6 October 2005
Technology dream still unrealised
Howard Fancy’s speech to the Technology Education New Zealand Conference may have been entitled dreams, realities and future directions but the current realities for the technology curriculum are certainly not a dream realised, PPTA president Debbie Te Whaiti said today.
“We would echo the high expectations that the Secretary has for the technology curriculum,” Mrs Te Whaiti said.
“But too few technology graduates are entering teaching, and those that are in teaching need ongoing access to appropriate professional development to upgrade their skills in this fast moving/changing environment.
“They also need ancillary support in their classrooms so that they aren't spending their weekends cleaning up ready for the next week, shopping for the resources to use in class, or fixing broken equipment to make it last a bit longer.”
Mrs Te Whaiti said PPTA was sufficiently concerned about the technology area to conduct a survey of technology teachers. The interim results showed technology education in schools had a long way to go before it met its potential.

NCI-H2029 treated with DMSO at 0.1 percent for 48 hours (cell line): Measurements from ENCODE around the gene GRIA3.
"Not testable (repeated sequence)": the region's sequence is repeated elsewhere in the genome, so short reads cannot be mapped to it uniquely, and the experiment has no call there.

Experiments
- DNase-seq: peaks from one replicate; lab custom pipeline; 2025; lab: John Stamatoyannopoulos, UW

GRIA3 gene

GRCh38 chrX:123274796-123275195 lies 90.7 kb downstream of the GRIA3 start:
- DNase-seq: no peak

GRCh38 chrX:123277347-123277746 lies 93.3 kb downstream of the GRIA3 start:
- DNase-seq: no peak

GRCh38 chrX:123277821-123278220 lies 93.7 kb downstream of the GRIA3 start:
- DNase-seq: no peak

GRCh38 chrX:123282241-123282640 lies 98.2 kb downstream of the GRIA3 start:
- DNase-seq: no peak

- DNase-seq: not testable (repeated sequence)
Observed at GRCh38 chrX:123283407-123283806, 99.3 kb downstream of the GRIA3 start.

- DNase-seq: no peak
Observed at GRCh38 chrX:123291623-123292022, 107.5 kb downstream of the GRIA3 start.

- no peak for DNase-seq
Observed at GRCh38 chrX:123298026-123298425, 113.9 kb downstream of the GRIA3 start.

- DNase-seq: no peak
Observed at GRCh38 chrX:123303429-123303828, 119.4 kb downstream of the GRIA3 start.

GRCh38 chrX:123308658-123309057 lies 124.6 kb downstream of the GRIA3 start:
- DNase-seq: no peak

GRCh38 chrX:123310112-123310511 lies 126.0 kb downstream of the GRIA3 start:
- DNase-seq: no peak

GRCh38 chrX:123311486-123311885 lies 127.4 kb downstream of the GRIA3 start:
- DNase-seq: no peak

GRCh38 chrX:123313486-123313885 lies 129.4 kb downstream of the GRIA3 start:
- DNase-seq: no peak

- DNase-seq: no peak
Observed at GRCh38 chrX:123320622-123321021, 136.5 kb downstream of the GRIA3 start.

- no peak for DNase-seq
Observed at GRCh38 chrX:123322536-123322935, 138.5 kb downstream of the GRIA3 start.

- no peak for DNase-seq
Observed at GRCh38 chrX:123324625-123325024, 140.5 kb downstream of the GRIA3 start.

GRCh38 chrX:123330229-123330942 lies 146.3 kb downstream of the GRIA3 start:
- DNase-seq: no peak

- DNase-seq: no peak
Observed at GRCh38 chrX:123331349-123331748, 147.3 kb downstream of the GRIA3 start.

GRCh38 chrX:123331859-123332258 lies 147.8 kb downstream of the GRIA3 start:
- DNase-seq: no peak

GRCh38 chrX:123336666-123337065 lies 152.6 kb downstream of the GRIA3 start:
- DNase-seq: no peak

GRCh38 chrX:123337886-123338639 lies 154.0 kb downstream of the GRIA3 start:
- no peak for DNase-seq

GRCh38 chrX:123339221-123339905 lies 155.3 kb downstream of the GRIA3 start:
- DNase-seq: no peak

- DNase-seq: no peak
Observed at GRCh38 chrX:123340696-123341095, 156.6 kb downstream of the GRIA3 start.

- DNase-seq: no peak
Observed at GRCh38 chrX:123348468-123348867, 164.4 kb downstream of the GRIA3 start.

The survey highlights concerns about a lack of professional development, the status and perceptions of technology teaching in schools and large class sizes, particularly at junior levels.
“Technology teachers have had to deal with a lot of curriculum change over the past decade, including a move away from making end products to teaching the whole technological process – the concepts and design behind products,” Mrs Te Whaiti said.
“The survey shows some still prefer the more hands-on approach because it meets the needs of their students, while others see the new curriculum as more appropriate.
“But what many are saying is that a lack of understanding about the new curriculum amongst parents and boards means there is still an expectation that children will come home after each class with an end product.”
The high level of concern over status also reflected the problems around the G3 salary group, which had affected many technology teachers, she said.
“Clearly they were badly affected by the Alternative Disputes Resolution decision in 2002.
“The subsequent development of a qualification pathway for technology teachers is only now beginning to improve morale and commitment amongst this group whose work has been absolutely critical to the development of the new technology curriculum and NCEA technology achievement standards and assessment.”